Keep Your Old Car or Get a New One?

Thu, 7/5/2018 - 9:23 pm by Kirsten Rincon

One of the most common myths that many car owners believe is that it’s cheaper to buy a new car than to continue fixing the one they’ve been using for years. But, you just need to do some simple math to see that this claim is not completely true.

Most people use their cars for at least 5 years before they start thinking about replacing them with new ones. After you’ve been driving your car for 5-6 years, it’s only natural that certain defects are going to start emerging more frequently and it will probably not be cheap to fix them. At this point, you are likely to be paying at least $1,000 a year for repairs. In addition, you have to factor in gas costs, which will be higher as compared to a new car, as well as auto insurance.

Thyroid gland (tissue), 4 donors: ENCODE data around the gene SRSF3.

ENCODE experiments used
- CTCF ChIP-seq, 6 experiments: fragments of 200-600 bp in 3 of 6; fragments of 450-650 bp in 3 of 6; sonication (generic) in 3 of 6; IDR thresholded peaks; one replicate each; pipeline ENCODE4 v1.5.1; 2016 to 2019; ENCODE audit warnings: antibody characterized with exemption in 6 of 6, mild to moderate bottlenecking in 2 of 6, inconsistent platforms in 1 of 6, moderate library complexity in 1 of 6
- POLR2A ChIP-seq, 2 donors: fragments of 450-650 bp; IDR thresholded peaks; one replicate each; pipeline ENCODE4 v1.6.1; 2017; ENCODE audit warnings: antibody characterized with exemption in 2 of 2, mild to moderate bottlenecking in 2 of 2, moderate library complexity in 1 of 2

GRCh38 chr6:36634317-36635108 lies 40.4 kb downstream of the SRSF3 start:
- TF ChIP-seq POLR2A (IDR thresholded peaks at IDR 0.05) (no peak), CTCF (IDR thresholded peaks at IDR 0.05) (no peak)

As the car gets older, repair and maintenance costs will only go higher and at some point, they will reach $3,000, $4,000 and $5,000. This is not a small amount, and a lot of people believe that buying a new car is a more cost-effective solution. But, you have to compare these costs to the costs of buying a new car. When you buy a new car, unless you can afford to pay cash for it, you must take into consideration that you will have to make monthly payments that will surely cost a couple of hundreds of dollars for about 5 years. A lot of people are forgetting that after a couple of years, your car will be paid off and you won’t have to worry about monthly loan payments any more. That’s a fact that shouldn’t be overlooked. Also, insuring a new car costs more than insuring a used one, due to the fact that new cars are more expensive.

However, if your car starts repeatedly experiencing the same serious defects that cost a lot of money to repair, you should start thinking about replacing it. In general, if repair bills for your old car exceed $3,000, it might be more worthwhile to buy a new car.